Once Peek and his son knocked down the 50-foot (15.24 meter) wide slope, they turned to Hughey and his business partner Dennis Fioravanti at GreenWorks to erected a 10-foot (3-meter) tall, 1,500 square foot (139.4 square meter), terraced segmental retaining wall (SRW). The wall leveled out a considerable portion of the yard. “There are lots of hills where we are, almost every job we do includes retaining walls,” said Hughey, “this one was a little more complicated because of its size, but we do so many of them it wasn’t a problem.”

When asked about the challenges the site posed, Hughey said “One of the big challenges for us were the cameramen and the drones, we didn’t want to kill them while we were building the walls.” To allow work to get started on other elements of the project, the wall had to be built quickly. “Four of us built that wall in three days. We stayed out there long days,” Hughey said.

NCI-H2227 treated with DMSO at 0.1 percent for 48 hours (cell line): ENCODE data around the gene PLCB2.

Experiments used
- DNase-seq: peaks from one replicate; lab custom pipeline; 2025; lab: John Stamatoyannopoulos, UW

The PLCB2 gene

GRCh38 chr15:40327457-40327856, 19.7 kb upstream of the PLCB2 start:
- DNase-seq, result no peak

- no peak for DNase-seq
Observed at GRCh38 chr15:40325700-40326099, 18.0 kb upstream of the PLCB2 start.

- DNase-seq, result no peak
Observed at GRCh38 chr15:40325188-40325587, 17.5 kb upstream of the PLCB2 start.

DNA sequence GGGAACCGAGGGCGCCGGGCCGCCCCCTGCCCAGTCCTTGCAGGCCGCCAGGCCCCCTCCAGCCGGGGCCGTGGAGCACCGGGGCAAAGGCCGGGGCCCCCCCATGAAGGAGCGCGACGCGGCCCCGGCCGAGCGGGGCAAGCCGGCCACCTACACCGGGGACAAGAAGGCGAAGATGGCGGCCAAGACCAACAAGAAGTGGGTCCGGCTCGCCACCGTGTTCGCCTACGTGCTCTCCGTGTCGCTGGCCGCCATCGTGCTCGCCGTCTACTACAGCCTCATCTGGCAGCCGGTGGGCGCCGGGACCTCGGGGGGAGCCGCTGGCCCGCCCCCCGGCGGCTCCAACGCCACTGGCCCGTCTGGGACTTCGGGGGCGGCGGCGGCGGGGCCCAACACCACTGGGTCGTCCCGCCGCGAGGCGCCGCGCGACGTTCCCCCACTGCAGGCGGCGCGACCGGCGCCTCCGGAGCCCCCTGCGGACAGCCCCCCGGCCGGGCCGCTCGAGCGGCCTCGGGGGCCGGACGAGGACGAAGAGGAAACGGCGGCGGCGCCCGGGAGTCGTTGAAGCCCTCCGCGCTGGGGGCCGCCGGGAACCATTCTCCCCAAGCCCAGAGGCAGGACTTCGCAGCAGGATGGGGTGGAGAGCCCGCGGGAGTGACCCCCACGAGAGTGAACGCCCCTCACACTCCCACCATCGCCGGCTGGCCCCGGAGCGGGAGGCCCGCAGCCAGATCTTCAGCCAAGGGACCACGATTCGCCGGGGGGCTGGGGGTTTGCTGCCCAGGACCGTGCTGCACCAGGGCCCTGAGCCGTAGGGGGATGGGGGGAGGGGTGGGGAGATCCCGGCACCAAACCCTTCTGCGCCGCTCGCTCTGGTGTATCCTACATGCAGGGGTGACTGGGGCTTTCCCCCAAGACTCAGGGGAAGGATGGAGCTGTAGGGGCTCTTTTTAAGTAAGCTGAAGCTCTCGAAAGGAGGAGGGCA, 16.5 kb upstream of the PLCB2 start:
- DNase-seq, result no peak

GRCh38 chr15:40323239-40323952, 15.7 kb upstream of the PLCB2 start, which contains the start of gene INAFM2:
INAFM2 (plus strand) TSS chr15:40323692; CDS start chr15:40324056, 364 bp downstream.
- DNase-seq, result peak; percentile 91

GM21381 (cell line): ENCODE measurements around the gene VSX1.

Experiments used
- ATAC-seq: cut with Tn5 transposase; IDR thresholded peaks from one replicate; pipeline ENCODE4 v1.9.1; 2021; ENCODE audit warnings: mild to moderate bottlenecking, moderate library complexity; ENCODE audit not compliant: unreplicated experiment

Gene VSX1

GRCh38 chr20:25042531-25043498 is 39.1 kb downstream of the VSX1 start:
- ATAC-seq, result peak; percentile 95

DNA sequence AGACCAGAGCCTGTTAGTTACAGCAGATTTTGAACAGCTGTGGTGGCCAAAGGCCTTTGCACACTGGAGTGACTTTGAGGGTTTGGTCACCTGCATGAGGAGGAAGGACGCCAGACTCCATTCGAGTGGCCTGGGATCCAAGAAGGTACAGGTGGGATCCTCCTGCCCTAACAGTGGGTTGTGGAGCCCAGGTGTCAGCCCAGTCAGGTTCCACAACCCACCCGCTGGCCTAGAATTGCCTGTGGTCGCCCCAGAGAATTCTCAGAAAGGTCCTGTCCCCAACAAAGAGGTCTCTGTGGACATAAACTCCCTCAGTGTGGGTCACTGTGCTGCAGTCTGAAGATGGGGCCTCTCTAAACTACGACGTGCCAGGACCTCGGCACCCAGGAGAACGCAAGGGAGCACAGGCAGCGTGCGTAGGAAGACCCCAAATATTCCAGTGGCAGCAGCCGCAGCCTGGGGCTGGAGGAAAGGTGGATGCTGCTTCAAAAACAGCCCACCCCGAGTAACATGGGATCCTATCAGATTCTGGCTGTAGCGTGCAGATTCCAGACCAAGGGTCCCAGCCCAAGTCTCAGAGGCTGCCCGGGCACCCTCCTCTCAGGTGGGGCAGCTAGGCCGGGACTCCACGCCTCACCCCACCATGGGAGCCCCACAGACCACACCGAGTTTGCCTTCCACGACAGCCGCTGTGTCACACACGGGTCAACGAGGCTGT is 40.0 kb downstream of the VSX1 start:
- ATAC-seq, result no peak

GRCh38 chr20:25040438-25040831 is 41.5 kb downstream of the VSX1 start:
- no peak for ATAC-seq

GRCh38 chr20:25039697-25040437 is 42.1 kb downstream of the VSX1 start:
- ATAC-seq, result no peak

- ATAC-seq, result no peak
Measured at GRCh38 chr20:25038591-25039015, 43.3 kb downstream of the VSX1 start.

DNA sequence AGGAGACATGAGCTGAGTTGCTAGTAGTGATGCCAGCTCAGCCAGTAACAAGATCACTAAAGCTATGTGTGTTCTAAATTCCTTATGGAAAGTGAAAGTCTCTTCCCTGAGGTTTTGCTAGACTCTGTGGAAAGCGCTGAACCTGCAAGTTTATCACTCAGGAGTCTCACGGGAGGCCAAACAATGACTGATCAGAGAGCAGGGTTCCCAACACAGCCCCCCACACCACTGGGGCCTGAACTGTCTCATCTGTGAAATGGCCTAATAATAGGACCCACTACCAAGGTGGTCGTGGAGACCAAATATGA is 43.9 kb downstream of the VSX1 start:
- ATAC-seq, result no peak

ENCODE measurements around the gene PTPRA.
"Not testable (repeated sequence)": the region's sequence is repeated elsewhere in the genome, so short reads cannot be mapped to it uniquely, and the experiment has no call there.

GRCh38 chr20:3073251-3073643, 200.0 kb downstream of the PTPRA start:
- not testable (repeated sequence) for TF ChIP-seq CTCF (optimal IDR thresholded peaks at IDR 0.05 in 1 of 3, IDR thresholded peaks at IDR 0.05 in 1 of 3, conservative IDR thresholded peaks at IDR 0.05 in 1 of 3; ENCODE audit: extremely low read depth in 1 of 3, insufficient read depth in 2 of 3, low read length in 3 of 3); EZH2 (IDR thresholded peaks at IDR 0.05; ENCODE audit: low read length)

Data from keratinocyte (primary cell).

Slope Differences were Made Assets with the CMU Wall

A grand staircase was incorporated into the wall to give access from the home to the new outdoor living area. “It wasn’t originally incorporated in the original design. We made that up halfway through the wall. We decided to do that and made it happen.”

The base for the construction of wall consisted of an 18 inch (45.7 centimeter) deep bed of gravel mixed with decomposed granite, which was installed in lifts that were wetted and compacted. The base course and about half of the second block layer were placed below grade. The 8-inch (20.3 centimeter) high by 18-inch (45.7 centimeter) wide wall blocks chosen for the project were in a driftwood color. Peek estimates about 40 pallets of wall block and caps were used to build the wall.